I’ve written about this phenomenon before, and I also wrote about a possible explanation for such a consistent ranking.
Well Bertel Haarder, the country’s culture minister, wanted to find out. In June, he asked citizens to send in what they thought were the country’s most important values. From 2,500 suggestions, the ministry pared it down to 20 and put it to an online vote. More than 300,000 people participated, resulting in this list of the top 10 national values (the quotes are definitions from the ministry, compiled by the Local):
- Freedom: “Freedom is the fundamental value of Danish democracy. In the Western tradition the freedom of the population is tied to the freedom of the individual.”
- Equality under the law: “Denmark is often at the top of international surveys on trust and low corruption.”
- Gender equality: “The Danish society is based on equality between the sexes. This means that men and women should have the same rights and opportunities.”
- Hygge: “Hygge is considered a special way of being together in a relaxed atmosphere. Hygge is its own word and many say it can not be translated.”
- Welfare society: “In the Danish welfare society, residents enjoy a high level of protection against social and physical risks and benefit from of a range of public goods.”
- Trust: “The Danish culture of trust is based on an expectation that one’s fellow citizens and public institutions are reliable.”
- The Danish language: “Danish is the mother tongue of more than 90 percent of the population in Denmark. Language is not just a communication tool; it is a culture bearer.”
- Association activities and volunteerism: “Associations constitute a basic way of organizing communities throughout Denmark.”
- Liberal-mindedness: “Liberal-mindedness is based on the premise that all people should have the right to decide over their own lives. To demonstrate liberalism means having an open-minded and tolerant attitude and mindset.”
- Christian heritage: “Christianity’s concept of charity and the Protestant ideas about the importance of work, personal responsibility and equality of all people before God have left their mark upon modern Denmark.”
That’s quite a list, some of the items seem like worthwhile attributes to strive for, and would likely lead to higher levels of happiness. I have marked in bold which attributes I believe are likely associated with high level of happiness.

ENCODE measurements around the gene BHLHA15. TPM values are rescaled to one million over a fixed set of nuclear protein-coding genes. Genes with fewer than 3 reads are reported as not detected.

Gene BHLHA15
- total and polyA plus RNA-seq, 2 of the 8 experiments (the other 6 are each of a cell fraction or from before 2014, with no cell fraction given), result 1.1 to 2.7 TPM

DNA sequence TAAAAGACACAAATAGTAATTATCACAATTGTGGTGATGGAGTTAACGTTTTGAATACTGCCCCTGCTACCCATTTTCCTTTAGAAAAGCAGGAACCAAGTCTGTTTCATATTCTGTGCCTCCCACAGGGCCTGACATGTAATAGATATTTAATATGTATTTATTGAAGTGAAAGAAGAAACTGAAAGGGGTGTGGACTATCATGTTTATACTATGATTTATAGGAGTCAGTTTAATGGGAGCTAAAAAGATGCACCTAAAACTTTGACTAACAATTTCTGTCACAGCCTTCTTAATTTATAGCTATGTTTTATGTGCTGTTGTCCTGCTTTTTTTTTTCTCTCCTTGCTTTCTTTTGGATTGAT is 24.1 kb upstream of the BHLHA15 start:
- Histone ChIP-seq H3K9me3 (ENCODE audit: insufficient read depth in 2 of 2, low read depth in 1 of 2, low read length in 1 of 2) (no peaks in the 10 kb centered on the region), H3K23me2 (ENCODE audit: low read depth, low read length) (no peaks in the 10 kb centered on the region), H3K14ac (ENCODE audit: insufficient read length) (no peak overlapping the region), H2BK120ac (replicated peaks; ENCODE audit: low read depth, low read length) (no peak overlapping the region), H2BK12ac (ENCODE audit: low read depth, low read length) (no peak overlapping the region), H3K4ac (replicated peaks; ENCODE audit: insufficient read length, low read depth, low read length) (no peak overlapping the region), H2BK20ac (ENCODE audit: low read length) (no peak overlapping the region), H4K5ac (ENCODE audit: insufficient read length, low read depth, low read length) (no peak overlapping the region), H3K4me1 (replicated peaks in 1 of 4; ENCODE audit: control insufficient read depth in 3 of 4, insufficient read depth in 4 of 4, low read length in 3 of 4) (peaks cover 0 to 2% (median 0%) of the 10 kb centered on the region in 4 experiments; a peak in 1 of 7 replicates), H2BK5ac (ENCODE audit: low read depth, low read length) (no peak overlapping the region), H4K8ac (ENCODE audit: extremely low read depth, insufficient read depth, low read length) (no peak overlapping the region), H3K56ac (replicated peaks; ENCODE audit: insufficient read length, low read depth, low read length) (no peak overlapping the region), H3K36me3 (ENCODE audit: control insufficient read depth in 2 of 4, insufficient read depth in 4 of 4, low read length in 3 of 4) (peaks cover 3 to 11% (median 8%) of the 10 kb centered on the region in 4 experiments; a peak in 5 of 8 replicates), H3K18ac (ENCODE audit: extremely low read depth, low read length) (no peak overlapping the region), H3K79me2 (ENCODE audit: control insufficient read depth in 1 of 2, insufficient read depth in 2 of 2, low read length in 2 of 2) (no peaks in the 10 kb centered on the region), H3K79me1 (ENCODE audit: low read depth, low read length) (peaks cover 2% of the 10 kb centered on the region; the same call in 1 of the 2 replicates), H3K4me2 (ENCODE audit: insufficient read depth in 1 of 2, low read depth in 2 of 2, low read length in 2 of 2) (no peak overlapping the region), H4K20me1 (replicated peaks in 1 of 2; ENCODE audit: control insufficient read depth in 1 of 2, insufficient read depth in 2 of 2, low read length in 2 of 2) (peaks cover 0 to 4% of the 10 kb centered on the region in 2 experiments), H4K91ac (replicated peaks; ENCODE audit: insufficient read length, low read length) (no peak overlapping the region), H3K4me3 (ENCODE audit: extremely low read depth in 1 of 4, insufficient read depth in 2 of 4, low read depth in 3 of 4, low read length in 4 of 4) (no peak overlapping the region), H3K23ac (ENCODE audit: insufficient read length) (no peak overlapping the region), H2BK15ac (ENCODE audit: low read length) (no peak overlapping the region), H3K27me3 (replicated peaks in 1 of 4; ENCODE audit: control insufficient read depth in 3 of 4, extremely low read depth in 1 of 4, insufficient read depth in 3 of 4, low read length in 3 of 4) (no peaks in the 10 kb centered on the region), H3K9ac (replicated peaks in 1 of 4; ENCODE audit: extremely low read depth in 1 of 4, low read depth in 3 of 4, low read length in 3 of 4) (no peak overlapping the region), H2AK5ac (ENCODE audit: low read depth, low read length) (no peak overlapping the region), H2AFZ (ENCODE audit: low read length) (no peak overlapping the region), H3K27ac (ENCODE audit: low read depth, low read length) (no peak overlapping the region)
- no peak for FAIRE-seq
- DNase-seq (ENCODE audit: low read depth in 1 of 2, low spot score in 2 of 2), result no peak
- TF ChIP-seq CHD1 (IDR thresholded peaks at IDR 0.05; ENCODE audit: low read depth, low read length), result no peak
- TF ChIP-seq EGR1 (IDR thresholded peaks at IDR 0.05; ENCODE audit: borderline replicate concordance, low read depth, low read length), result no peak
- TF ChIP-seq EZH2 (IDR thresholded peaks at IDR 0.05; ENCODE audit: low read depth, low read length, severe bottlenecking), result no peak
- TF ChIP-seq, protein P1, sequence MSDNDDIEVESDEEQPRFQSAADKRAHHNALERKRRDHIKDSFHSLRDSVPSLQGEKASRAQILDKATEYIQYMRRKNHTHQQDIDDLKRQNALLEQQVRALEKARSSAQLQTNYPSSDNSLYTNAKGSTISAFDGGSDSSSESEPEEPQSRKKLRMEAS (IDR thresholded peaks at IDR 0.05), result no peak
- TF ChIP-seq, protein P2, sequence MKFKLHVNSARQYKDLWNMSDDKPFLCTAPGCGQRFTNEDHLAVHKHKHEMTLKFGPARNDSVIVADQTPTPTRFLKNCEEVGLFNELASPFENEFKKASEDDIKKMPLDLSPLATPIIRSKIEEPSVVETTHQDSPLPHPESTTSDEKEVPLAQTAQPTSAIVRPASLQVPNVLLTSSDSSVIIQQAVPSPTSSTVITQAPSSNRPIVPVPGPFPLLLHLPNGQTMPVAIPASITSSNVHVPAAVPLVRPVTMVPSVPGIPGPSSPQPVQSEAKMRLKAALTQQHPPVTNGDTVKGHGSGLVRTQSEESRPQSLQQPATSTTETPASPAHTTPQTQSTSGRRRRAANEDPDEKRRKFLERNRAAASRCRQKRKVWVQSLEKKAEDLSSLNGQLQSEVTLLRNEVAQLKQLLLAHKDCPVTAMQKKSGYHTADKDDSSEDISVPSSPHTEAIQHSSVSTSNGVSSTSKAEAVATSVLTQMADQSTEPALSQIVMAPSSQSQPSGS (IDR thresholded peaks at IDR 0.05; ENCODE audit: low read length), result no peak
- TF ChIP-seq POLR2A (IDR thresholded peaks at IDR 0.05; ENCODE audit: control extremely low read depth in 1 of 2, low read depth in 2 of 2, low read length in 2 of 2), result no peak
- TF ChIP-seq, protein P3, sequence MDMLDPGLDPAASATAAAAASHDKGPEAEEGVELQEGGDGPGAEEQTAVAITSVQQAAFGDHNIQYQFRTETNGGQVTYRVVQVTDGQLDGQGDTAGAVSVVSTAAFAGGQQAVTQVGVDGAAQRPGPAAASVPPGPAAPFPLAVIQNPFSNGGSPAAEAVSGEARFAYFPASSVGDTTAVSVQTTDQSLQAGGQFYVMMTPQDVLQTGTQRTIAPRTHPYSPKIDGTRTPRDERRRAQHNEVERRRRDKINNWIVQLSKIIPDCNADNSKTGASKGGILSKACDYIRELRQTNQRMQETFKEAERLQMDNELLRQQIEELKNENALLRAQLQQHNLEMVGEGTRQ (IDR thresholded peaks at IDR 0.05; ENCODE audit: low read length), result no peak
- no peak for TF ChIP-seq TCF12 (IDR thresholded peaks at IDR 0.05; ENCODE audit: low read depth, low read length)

However, I would question two of the items on the list, The Danish language and Christian heritage.
Valuing such attributes seems to go counter to some of the other positive qualities on the list, in particular trust and liberal mindedness.
Danish society seems to be fairly homogenous, as evidenced by the same language and same religion for the vast majority of its citizens. While there is nothing inherently wrong with that, it certainly loses the value of diversity that can be so beneficial. It also seems to suggest some level of intolerance, perhaps grounded in a lack of trust, for people who are different from them.
Others have suggested that the reason for the Dan’e high level of happens is having very low expectations for what they plan to accomplish in a given year.
Could it be that if the Danes do typically expect less than the rest of us, and when their low expectations are fulfilled, then so are they?
Perhaps Danish happiness is not really happiness at all, but something much more valuable and durable: contentedness, being satisfied with your lot, low-level needs being met, higher expectations being kept in check.
That’s an interesting suggestion, given that a good deal of research tends to suggest setting your expectations as high as possible. However, the book In Search of Excellence called this into question, which I wrote about before.
I think the bottom line is that the Danes are a happy people, and it’s likely a combination of all of the reasons noted above. However, I don’t think we need to emulate everything the Danes do (for example, I don’t think we should start talking Danish), but we can certainly learn a thing or two from them.